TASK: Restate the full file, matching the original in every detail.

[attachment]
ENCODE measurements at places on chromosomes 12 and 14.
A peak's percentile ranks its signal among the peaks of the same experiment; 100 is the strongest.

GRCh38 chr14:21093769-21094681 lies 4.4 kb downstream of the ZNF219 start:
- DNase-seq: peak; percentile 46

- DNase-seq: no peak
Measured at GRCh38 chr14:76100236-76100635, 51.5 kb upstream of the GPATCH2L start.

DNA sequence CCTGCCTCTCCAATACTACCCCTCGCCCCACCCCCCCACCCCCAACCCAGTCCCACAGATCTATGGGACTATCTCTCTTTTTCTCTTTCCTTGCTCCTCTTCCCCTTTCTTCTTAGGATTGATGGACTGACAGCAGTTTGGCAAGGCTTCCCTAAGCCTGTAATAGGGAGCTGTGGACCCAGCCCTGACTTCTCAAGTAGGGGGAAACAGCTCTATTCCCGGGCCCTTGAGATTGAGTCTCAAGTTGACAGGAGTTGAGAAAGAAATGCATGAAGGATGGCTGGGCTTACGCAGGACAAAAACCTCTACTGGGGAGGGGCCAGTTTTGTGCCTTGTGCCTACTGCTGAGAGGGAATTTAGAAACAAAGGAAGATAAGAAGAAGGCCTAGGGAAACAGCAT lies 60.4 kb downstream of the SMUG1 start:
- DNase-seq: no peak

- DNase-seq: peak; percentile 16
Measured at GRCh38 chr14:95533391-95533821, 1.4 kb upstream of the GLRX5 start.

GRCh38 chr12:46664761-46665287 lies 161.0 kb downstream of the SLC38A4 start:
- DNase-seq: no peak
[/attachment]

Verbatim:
ENCODE measurements at places on chromosomes 12 and 14.
A peak's percentile ranks its signal among the peaks of the same experiment; 100 is the strongest.

GRCh38 chr14:21093769-21094681 lies 4.4 kb downstream of the ZNF219 start:
- DNase-seq: peak; percentile 46

- DNase-seq: no peak
Measured at GRCh38 chr14:76100236-76100635, 51.5 kb upstream of the GPATCH2L start.

DNA sequence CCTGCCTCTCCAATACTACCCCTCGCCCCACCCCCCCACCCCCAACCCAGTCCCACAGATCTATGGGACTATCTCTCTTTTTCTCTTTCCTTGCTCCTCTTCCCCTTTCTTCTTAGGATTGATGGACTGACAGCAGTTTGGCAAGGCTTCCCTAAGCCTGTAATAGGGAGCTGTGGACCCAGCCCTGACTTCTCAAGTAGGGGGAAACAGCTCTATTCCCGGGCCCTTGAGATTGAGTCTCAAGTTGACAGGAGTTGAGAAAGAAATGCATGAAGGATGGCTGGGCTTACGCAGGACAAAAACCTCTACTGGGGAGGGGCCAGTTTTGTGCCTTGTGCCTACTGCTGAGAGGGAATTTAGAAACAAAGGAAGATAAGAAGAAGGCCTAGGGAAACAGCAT lies 60.4 kb downstream of the SMUG1 start:
- DNase-seq: no peak

- DNase-seq: peak; percentile 16
Measured at GRCh38 chr14:95533391-95533821, 1.4 kb upstream of the GLRX5 start.

GRCh38 chr12:46664761-46665287 lies 161.0 kb downstream of the SLC38A4 start:
- DNase-seq: no peak